Muslim Brotherhood candidate Mohammed Mursi claimed victory on Monday in Egypt's divisive race for the top job, as a military power grab overshadowed the country's first post-Mubarak presidential election.
Egyptian General Mamduh Shahin (R) and General Mohammed al-Asaar members of the Supreme council of armed forces hold a press conference to respond to criticisms after the military dissolved parliament and took over legislative power with a new interim constitution in Cairo on June 18, 2012.
Two generals from the Supreme Council of Armed Forces (SCAF), however, reiterated that the ruling body will transfer power to the new president by June 30 and insisted that he will enjoy full presidential powers.
A confirmed win by Mursi would mark the first time Islamists have taken the presidency of the Arab World's most populous nation, but military moves that appeared to render the post toothless were slammed by activists as a coup.
The Islamists' rival Ahmed Shafiq, a former air force chief and ex-prime minister under ousted president Hosni Mubarak, disputed the Brotherhood's victory announcement, labelling it "bizarre behaviour."
State media also reported that initial counts showed Mursi ahead, however.
"After the counting was finished in all of Egypt's 27 provinces, indications show that Mohammed Mursi has won 51 percent and Ahmed Shafiq won 49 percent," the state-owned Al-Ahram said on its website.
There were scenes of jubilation at Mursi's Cairo headquarters, where the candidate thanked Egyptians for their votes in brief remarks after the Brotherhood said he had secured 52 percent of the ballots cast.
Mursi pledged to work "hand-in-hand with all Egyptians for a better future, freedom, democracy, development and peace."
"We are not seeking vengeance or to settle accounts," he said, adding that he would build a "modern, democratic state" for all Egyptians, Muslims and Christians alike.
A Shafiq campaign official disputed the Brotherhood victory claim, saying their figures showed its man was ahead.
"We reject it completely," Mahmud Baraka said of the Brotherhood claim. "We are astonished by this bizarre behaviour which amounts to a hijacking of the election results."
Mursi supporters, many tearful, screamed with excitement as several hundred people staged a victory rally in Cairo's iconic Tahrir Square, the hub of protests that led to Mubarak's departure in February 2011.
But their jubilation was overshadowed by the prospect of a looming showdown between the Brotherhood and the ruling military, which granted itself sweeping powers.
The SCAF has introduced de facto martial law, given itself control of the legislature and state budget and also granted itself veto power on a new constitution to be written by a panel that it will pick.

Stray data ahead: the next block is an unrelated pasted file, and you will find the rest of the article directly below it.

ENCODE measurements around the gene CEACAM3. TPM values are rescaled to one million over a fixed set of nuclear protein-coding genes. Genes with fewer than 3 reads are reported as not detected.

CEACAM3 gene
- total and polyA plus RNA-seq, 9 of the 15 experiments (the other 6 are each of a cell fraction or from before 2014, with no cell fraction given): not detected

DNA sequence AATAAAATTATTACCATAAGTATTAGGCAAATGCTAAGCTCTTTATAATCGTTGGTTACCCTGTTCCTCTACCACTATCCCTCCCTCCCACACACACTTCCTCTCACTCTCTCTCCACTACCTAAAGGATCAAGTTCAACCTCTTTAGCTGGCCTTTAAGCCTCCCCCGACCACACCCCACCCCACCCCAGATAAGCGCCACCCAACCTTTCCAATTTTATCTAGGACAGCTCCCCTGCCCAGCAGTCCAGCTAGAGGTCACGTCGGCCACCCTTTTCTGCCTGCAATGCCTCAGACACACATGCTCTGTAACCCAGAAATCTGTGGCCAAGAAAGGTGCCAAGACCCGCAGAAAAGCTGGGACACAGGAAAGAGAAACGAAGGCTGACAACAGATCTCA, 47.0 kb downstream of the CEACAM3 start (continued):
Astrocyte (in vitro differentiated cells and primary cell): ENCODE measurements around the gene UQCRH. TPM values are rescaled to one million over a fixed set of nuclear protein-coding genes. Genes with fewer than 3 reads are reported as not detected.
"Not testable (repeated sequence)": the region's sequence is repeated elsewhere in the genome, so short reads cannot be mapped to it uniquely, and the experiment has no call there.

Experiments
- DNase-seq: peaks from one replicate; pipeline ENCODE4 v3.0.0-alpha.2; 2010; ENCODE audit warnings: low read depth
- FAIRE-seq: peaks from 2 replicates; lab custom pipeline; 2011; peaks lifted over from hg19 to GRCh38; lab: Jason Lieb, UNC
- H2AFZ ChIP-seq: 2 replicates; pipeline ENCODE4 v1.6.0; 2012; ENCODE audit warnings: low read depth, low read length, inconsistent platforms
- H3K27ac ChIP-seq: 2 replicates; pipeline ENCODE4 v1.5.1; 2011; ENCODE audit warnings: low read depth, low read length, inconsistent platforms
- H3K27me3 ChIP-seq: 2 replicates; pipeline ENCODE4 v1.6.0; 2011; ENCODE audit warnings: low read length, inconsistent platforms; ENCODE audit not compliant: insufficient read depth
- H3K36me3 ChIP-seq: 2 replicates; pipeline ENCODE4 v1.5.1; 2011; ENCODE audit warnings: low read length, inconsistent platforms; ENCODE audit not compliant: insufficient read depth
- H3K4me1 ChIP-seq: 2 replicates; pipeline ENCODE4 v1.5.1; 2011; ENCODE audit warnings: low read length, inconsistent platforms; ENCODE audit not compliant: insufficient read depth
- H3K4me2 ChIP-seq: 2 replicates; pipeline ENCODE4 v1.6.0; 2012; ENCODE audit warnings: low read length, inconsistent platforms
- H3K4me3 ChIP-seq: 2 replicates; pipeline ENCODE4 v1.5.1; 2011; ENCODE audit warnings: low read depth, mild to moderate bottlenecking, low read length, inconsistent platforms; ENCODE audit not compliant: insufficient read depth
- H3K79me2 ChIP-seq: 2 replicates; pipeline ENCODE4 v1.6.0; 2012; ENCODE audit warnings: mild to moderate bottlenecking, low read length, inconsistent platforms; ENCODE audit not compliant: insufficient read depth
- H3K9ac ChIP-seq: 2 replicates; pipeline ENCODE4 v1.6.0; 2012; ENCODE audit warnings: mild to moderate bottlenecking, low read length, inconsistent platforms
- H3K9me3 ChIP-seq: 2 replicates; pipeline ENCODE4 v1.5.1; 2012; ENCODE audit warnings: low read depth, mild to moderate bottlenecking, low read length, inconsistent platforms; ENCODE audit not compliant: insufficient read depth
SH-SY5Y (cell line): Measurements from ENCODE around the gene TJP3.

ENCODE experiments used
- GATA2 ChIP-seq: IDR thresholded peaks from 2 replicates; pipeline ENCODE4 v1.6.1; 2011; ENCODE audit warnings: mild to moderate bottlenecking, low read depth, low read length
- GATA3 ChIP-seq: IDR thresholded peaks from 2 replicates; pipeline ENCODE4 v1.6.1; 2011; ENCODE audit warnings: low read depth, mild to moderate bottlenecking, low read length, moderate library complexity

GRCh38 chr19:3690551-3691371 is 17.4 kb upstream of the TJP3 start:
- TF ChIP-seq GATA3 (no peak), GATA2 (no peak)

"The military hands power to the military," read the headline of the independent daily Al-Masry al-Youm.
"A president with no powers," said another independent, Al-Shorouk.
Revolutionary youth movements, which had been split over whether to boycott the election or to vote Shafiq out, denounced the declaration as a "coup," while the Brotherhood's Freedom and Justice Party said it rejected any military bid to retake legislative power.
"The military council, with its unconstitutional coup, gave itself (unprecedented) powers. The military council has never and will never recognise popular legitimacy that contradicts it," the Coalition of Revolution Youth said in a statement.
"The next phase is a very difficult phase," senior Mursi campaign official Khaled al-Qazaz told AFP.
"It already started with the military trying to take all power, which requires all Egyptians to continue the momentum of the revolution to make sure the transition is complete."
The Brotherhood, which was accused of monopolising politics after last year's revolt, now finds itself increasingly marginalised, and even faces a lawsuit challenging its legitimacy and legal status.
But the military insists it will transfer power to the new president.
The election victor will swear his oath before the constitutional court by "June 30, this month," Mahmduh Shahin, one of the ruling generals, told a news conference.
Another SCAF general, Mohammed al-Assar, said the vote winner will enjoy full presidential powers.
"The president of the republic will be vested with all the powers of the president of the republic," Assar told reporters.
The presidential election had deeply polarised the country, between those who objected to the Brotherhood's Islamist agenda and those who feared a return to the old regime under Shafiq.
But there is no reason just yet to believe that Egypt will become a strict Islamic state, some say.
"Parliament had an Islamist majority and the world did not collapse... If Mursi wins, Egypt will not turn into Afghanistan as some people imagine, but it can however remain undemocratic," Amr Shoubaki, an analyst with the Al-Ahram Centre for Political and Strategic Studies, wrote in Al-Masry al-Youm.
The Brotherhood mobilised its formidable network of supporters to garner tallies from polling stations across the country and deliver early unofficial results, but the final official figures are not expected until Thursday.